Saturday, May 20, 2006

Rapturous welcome for Chavez

HUGO CHAVEZ, the left-wing President of Venezuela, visited London last weekend as the guest of London Mayor Ken Livingstone, where he delivered a three-and-a-half-hour speech to a packed Camden Centre, attended meetings with trade union leaders and businessmen and gave lots of press interviews. But he did not meet Prime Minister Tony Blair.

The main message he delivered loud and clear was: “We have to marshal our ideas for a better world. We have to infect people. Let’s have a badge saying, ‘I’m a socialist. I will infect you’.”

He received a rapturous welcome from working class, left and progressive organisations and individuals on the strength of his courageous stand against US imperialism and his use of revenues from Venezuela’s vast oil reserves to raise living standards, education and healthcare for Venezuela’s working class – in defiance of the imperialists who think it their right to exploit all the world’s oil for their own profit.

Chavez spoke of his childhood and the effects of extreme poverty on Venezuelan children. He recalled a friend called Jorge he played ball with every day. “Then one day, he didn’t come to school. We asked why. They told us his mother had died in childbirth.

“This happened a lot because there were no doctors for anyone.” Jorge’s father had also died so “he was forced to go to work and become a child labourer. He had little brothers and sisters and they had to be fed”.

Then Chavez spoke of his own family: “Yes, I saw the pain of poverty. My little brother was called Enso, he was a very beautiful child but he became ill. I remember him lying in a hammock.

“He was always smiling. But he died. There were no doctors, nothing. We buried him in a bag. He was one of those children who are swallowed by poverty.”

This poverty existed alongside immense wealth brought by the oil.

During his army career Chavez found himself fighting Maoist rebels and realised they were the same class as himself. He began to study politics. That was the beginning of his journey to becoming what US Secretary of State Condoleezza Rice describes as “the most dangerous man in the region”.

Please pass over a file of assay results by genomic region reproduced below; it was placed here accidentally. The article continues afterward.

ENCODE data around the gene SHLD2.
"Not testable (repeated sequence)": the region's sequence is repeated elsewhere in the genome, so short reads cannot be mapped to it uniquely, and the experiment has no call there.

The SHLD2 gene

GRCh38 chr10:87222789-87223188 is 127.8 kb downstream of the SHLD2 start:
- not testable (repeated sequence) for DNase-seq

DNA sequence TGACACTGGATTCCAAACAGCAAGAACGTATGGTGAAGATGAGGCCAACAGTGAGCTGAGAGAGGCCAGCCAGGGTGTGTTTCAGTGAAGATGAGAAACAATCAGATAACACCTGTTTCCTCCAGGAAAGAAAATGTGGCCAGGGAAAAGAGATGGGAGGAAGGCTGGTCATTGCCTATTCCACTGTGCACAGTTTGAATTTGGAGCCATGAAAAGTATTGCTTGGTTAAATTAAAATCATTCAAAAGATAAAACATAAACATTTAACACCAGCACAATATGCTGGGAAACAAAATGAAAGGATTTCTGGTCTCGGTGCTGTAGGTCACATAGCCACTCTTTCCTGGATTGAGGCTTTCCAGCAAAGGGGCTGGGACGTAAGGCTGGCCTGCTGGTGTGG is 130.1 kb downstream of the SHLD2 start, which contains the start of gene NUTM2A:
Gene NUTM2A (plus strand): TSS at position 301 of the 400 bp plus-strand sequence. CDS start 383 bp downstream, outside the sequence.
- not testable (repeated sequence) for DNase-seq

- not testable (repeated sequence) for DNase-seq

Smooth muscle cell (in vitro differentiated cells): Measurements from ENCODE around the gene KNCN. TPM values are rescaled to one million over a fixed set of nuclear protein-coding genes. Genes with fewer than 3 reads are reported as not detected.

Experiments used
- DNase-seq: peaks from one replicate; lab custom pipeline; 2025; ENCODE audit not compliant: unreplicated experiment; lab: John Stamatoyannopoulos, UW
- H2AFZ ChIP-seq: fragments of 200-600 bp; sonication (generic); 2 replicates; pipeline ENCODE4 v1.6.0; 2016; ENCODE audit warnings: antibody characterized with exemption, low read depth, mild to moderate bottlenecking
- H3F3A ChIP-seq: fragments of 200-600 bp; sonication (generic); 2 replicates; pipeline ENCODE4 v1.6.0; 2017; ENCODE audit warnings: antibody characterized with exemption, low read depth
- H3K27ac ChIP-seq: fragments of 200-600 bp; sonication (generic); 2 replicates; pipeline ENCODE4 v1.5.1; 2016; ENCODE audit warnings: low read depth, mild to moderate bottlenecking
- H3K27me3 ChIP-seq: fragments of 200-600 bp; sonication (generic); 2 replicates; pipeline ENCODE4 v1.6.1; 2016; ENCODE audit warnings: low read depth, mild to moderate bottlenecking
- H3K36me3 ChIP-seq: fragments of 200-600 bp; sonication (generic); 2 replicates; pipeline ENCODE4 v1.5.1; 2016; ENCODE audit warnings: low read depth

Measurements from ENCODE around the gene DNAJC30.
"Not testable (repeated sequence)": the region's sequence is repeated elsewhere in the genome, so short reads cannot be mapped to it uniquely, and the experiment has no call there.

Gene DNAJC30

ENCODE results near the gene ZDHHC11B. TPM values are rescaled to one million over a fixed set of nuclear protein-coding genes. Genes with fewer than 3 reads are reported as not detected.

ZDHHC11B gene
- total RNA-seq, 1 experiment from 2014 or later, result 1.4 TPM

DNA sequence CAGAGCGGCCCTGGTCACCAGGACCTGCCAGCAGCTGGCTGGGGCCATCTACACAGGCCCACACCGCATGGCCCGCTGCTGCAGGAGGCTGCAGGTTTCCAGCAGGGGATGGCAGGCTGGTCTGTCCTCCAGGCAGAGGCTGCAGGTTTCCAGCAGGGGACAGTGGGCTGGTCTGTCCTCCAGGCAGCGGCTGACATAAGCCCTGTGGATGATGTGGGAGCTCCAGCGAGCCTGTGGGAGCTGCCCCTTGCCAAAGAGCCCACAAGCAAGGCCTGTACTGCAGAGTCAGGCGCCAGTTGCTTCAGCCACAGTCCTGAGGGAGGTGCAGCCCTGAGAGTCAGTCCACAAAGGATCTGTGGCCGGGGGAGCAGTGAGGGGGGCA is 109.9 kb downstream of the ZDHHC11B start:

Labour MP Jeremy Corbyn, who shared a platform with him at the Camden Centre, said: “I am very interested in what they are doing in Venezuela in terms of lessening the gap between rich and poor.

“Maybe the British government could learn something from that. Blair and the Government should recognise which way the wind is blowing in Latin America.”


Indeed Chavez’s success in gaining and retaining power – despite an attempted coup against him and numerous imperialist efforts to destabilise his government – that a succession of other Latin American countries have returned left-wing governments. These include Evo Morales in Bolivia and Ollanta Hulama in Peru. Others like Manuel Lopez Obrador in Mexico and veteran socialist fighter Daniel Ortega in Nicaragua seem likely to come to power soon.

Chavez is setting the example that is giving the working peoples of Latin America real hope and courage to defy American imperialism. He is also giving practical help with cheap oil for progressive causes – including helping the poor people of the United States itself.

Speaking about the US, Chavez told the London rally that Washington was “the greatest threat to this planet” and continued: “The final hours of empire have arrived. Now we have to say to the empire, ‘We are not afraid of you, you are a paper tiger’.” And he added that US imperialism was as doomed as a pig on its way to the slaughterhouse.